The Future of Child Health: why are children left out of ‘community’ engagement strategies?

This opinion piece reflects upon how children and adolescents contribute towards their health, despite there being a general lack of acknowledgment, let alone engagement with young people. A Strategic Review of Child Health, published this year by the BMJ illustrates this gap. The question remains: why are adolescents and children’s capabilities (roles), still so often left out of children’s health strategies?

The Future of Child Health must include children’s own engagement

At Children for Health, we are deeply concerned, that almost 30 years on from the UN Convention on the Rights of the Child, which outlines the rights of children ‘to be heard’[1]– to participate in matters that concern them – that they remain side-lined in ‘community engagement’ strategies. This is apparent in Audrey Prost’s et al. ‘Strengthening the capabilities of families and communities to improve child health in low and middle income countries’ (Published 30 July 2018 in the BMJ).

This opinion piece explores the specific roles that adolescents and children can and should play as key ‘agents of influence’. This unfortunately was not identified in the above article on how to improve child health in the BMJ. We believe (based on experience), that children influence their parents and families; and that fundamentally they can help shift the identity of others and their family unit. But that they alone, cannot change an individual – that person (young or old) must eventually change themselves.[2]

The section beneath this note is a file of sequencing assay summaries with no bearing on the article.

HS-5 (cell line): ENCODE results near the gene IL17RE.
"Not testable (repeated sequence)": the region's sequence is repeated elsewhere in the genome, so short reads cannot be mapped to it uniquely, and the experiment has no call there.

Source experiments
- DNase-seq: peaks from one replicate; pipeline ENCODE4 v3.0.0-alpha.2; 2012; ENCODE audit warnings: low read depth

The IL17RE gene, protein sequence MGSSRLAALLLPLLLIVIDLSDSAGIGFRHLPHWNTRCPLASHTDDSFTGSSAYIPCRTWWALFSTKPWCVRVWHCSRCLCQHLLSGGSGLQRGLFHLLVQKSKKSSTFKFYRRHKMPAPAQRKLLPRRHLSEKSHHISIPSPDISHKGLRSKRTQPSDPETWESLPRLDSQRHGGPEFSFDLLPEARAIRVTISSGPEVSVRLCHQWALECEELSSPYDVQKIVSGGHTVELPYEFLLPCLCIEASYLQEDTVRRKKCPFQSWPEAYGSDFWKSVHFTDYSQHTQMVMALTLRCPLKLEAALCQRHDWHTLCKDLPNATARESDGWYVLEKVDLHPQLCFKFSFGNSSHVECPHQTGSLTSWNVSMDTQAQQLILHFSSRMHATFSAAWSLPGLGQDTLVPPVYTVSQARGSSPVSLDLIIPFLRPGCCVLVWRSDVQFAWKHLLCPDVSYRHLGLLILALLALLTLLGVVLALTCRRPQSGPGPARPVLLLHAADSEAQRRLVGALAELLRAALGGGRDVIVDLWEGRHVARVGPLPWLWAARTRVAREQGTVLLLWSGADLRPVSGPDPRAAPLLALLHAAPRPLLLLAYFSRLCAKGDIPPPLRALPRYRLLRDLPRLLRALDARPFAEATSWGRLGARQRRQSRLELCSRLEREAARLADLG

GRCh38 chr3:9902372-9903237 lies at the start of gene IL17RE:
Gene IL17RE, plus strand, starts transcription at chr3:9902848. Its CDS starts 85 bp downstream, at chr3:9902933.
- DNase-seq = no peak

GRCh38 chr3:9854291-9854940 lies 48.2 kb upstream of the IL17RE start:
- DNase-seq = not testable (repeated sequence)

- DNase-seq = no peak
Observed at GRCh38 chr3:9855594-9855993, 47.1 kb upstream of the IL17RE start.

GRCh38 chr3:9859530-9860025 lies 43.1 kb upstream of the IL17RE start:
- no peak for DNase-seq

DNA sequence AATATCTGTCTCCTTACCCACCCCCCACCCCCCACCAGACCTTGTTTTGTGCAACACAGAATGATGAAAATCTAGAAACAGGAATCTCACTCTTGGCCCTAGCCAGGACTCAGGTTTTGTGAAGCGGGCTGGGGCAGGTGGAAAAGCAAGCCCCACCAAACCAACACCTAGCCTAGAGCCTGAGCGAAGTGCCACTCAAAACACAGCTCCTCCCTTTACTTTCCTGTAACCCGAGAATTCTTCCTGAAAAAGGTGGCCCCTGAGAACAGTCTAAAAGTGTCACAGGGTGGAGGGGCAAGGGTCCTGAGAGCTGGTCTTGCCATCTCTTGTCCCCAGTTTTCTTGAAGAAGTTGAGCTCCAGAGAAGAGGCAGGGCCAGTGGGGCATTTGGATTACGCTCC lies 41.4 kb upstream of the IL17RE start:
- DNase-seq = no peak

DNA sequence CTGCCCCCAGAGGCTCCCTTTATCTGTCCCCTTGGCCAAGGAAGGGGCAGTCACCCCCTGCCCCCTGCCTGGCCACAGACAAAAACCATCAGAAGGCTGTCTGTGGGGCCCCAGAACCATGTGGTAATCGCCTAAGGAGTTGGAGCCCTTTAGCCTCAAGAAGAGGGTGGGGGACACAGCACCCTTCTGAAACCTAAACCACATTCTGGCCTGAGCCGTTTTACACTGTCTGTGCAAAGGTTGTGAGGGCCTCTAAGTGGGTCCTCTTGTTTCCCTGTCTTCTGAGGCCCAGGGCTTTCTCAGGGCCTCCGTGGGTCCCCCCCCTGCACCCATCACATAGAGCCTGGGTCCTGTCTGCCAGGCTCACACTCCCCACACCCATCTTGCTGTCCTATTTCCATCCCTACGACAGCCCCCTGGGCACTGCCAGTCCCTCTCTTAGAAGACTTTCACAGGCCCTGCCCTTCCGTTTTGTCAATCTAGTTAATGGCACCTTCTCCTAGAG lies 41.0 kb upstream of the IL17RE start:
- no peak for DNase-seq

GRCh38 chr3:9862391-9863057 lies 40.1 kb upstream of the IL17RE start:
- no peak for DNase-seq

This piece firstly challenges the use of ‘community’ in the article, before discussing child rights expert, Gerison Lansdown’s notion of ‘evolving capacities’ (a development of capabilities thinking to some extent). It then outlines two ways whereby children can influence other children’s health as well as their own mothers’ health, and discusses schools as a particular place of influence, whereby children can exercise their agency to influence other children’s health. Finally we show how children can go beyond service delivery in health care and be part of social accountability processes to check that quality is maintained.

The Challenge of using ‘community’